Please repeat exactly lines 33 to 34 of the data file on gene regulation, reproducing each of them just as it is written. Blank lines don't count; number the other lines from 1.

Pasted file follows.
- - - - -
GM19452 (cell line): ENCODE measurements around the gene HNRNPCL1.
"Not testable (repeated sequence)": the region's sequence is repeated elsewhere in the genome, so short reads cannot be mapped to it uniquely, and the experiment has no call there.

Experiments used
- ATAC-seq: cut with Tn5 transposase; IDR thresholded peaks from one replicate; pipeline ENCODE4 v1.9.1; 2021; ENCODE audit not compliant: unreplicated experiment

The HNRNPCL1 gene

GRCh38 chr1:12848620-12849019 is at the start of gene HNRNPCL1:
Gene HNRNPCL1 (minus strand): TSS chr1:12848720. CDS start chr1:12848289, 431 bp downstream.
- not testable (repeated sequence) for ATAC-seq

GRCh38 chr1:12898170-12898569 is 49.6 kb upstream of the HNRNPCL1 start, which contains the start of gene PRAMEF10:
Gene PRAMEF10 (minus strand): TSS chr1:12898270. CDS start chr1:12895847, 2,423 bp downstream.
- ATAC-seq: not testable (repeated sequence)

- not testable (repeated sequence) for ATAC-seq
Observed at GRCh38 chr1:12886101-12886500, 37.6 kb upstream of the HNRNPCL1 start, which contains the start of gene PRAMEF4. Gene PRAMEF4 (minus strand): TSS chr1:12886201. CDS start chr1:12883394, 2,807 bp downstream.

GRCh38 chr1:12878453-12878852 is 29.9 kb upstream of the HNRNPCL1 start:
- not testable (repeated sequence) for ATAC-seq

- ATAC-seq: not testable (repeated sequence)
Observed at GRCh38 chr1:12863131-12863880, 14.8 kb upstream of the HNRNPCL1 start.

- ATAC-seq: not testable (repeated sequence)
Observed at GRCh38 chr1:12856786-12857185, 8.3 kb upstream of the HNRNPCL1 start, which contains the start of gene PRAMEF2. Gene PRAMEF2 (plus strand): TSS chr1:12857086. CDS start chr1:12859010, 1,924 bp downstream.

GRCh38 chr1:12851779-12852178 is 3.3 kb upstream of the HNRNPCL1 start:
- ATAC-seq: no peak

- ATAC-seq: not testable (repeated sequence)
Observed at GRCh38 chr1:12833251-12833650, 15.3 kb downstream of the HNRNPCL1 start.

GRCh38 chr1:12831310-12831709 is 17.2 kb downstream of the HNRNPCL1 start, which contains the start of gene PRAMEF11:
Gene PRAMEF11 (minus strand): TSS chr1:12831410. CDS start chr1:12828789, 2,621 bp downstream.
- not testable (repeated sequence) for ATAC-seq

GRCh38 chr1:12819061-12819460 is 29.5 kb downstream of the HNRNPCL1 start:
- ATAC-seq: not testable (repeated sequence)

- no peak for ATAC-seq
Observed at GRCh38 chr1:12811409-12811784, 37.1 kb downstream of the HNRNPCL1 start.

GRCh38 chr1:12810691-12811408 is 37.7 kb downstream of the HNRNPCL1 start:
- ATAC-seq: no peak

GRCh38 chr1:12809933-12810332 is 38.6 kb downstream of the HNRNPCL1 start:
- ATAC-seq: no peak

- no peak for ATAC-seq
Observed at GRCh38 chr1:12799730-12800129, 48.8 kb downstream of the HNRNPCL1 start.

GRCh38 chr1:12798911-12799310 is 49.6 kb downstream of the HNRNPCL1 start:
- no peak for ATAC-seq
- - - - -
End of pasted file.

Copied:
GRCh38 chr1:12809933-12810332 is 38.6 kb downstream of the HNRNPCL1 start:
- ATAC-seq: no peak